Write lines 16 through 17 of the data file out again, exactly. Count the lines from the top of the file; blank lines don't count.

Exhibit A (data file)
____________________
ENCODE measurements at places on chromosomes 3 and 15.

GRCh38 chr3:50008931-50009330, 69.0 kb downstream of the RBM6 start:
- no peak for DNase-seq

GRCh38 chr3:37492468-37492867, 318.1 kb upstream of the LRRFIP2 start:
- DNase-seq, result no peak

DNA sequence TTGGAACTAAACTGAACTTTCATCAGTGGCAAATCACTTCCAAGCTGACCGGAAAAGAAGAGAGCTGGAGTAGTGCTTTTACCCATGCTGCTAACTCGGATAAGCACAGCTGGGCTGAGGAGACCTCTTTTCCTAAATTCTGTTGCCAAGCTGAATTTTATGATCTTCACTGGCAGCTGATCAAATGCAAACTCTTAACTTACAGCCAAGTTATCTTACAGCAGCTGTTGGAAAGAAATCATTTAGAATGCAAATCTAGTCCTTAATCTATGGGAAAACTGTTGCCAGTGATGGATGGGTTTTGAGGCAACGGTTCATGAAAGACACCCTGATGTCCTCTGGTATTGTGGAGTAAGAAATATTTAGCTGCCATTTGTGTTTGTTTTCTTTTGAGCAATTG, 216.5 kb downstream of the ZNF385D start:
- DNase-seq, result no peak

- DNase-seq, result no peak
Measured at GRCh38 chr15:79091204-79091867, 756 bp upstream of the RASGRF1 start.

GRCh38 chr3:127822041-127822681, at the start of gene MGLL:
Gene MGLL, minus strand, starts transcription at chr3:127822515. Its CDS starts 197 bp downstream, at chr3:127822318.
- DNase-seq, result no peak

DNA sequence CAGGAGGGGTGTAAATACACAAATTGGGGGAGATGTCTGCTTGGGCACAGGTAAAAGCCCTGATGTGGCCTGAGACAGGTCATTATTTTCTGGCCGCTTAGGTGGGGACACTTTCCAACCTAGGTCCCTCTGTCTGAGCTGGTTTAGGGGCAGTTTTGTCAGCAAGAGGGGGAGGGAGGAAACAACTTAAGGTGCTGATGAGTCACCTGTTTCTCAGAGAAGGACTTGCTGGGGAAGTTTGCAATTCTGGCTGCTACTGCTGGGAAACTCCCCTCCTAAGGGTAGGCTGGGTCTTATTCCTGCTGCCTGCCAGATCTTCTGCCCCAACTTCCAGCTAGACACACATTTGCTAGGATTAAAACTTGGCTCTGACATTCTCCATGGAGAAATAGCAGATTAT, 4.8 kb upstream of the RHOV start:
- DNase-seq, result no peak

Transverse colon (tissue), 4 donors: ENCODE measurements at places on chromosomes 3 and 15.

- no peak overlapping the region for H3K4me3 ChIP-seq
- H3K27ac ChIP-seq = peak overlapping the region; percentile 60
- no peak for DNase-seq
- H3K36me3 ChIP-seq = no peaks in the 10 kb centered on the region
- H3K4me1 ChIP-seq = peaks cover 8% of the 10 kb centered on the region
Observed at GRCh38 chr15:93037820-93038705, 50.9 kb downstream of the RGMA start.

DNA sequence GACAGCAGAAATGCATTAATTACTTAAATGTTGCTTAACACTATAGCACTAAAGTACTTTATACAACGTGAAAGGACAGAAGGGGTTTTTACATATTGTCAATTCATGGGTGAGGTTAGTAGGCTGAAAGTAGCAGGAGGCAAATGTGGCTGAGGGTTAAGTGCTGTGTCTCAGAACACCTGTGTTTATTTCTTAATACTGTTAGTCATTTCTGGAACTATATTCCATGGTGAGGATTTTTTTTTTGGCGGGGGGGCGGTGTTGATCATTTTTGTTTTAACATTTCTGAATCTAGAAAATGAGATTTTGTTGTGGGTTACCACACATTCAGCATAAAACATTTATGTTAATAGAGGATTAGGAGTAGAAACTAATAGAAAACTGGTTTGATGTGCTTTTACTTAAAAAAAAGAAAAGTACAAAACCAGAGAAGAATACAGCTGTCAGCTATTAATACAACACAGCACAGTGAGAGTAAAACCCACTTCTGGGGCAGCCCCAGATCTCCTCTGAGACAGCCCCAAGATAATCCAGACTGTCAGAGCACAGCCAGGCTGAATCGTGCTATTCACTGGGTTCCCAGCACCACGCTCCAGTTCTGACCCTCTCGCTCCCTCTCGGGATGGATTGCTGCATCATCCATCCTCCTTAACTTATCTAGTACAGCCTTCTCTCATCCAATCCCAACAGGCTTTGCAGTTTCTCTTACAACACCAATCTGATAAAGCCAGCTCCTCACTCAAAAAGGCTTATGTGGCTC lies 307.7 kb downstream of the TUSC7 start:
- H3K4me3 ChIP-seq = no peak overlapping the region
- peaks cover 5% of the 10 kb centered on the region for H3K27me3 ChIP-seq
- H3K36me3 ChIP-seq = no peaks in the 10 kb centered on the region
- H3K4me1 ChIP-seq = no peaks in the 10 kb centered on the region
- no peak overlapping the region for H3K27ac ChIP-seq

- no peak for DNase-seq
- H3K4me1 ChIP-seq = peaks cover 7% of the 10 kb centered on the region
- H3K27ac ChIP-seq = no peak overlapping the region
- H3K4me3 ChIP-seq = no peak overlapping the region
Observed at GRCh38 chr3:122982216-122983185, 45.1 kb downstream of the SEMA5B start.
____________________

- no peak overlapping the region for H3K4me3 ChIP-seq
- H3K27ac ChIP-seq = peak overlapping the region; percentile 60